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Saturday, December 14, 2013

Last Week in Pop Culture #11

The Simpsons: Yellow Subterfuge

This was a disappointing episode, mainly because the plot had an opportunity to do something unique, yet ultimately settled for more of the same. There was definite potential in the idea of Bart doing his best to be genuinely good, even in the face of Skinner trying to get him to slip up, and then in the idea of Bart dealing with the disappointment of not making it onto the sub despite his best efforts. But the former was undermined by having Bart break one of Skinner's rules (no matter how lame the rule was) instead of being purposely tripped up or illegitimately passed over by Skinner, while instead of having Bart deal with his disappointment, the episode instead wrapped up with the kind of routine, over-the-top shenanigans we've seen countless times before. A pity.

The B-plot, meanwhile, was almost laughably superfluous to the A-plot and was, for the most part, built around the kind of hit-or-miss cultural humor that Family Guy has made its bread-and-butter, but I did laugh pretty hard despite myself at the Romanian Krusty being elected President-for-Life and at everything involving Irish Krusty. 

American Dad: Independent Movie
Somehow, I completely missed this episode when it aired a couple weeks ago, instead stumbling across it on my DVR a few days ago. I'm glad I caught it though. As American Dad episode-long parodies of a specific film or film style go, I enjoyed this much more than, say, the August: Osage County episode awhile back, though I'll freely admit much of that has to do with an increased familiarity with the kind of indie films this episode was parodying, complete with its own Manic Pixie Dream Girl, voiced by Zooey Deschanel, the arguable queen of Manic Pixie Dream Girls. It was also helps that as much as this episode was a parody of indie films, it was also about Steve trying to force life to follow the path of a specific kind of fiction (a trait he and I sometimes share).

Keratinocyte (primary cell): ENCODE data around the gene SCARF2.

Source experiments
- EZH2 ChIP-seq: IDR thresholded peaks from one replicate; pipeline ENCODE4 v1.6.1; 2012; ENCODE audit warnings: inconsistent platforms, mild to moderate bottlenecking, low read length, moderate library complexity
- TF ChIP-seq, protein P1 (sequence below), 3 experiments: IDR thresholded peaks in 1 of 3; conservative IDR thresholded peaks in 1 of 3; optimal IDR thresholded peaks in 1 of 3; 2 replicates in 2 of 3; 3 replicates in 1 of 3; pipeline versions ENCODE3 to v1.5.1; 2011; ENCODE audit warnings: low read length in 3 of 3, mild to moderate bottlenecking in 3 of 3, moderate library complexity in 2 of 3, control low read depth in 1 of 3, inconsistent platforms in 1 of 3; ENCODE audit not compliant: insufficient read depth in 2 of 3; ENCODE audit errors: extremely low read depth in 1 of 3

Sleepy Hollow: Sanctuary

All of the Abbie/Crane stuff in this episode was just fine (and the Evil Ent was suitably creepy), but I'm torn over this episode's attempt to flesh out Irving's character. On the one hand, it's important to give his character some depth, especially now that he's firmly part of the anti-apocalypse team. On the other's hard to care about Irving's custody issues when the fate of the world is in the balance. Obviously, he can't just tell his ex-wife, "look, there are going to be times when I need to fight the headless manifestation of death in order to stave off the apocalypse, and as much as I love my daughter, that needs to come first, because she won't even be alive if I don't", least of all because his wife would immediately yank custody at that point, but at the same time, it's a ridiculous obstacle to put in his path, because as important as his daughter may be to him, she's not as important as his work at this point.

Of course, much of it depends on how this plays out. If they're setting up his relationship with his daughter as the cost of his involvement in this fight (like Crane losing his wife/time period) so be it; that can work. If they're just setting up a scenario in which Abbie and Crane need Irving's help but he refuses because it's his weekend with his daughter, well, that's going to be maddening.

That it was an ancestor of Abbie's that helped deliver Crane's son was pretty obvious from the get-go, as is the idea that Abbie and Crane have been linked since long before he awoke in Sleepy Hollow, but to the show's credit, I appreciated that Abbie and Crane were similarly unsurprised by this news, and took it in stride without making a big deal out of it.

Loved that Crane was dismissive of McDonalds for not being properly Scottish, and how taken aback he was by the concept of a "billionaire".

Modern Family: The Big Game
I really should have seen it coming that Mitchell's boss living on a houseboat after his breakup would be the payoff to Phil's plot, enabling Phil to keep his streak alive at the last second.

Claire likes mustard and sauerkraut on her hot dogs. This is perhaps the best quality of Claire we've yet to see on the show (though I prefer onions to sauerkraut. But still).

Glee: A Katy or a Gaga
This was a good old-fashioned scattershot episode of Glee, crammed full of stuff (Jake cheats on Marley! Adam Lambert! Kurt forms a band! Sam pines for the school nurse!) that it's almost exhausting.

The whole Katy/Gaga thing felt really forced. Katy Perry may not be as calculatingly-banannas as Lady Gaga, but she's far from vanilla.

Marley getting suspended from glee club for not being comfortable with the Gaga costumery was pretty awful. And, I'm pretty sure, a fire-able offense on Will's part.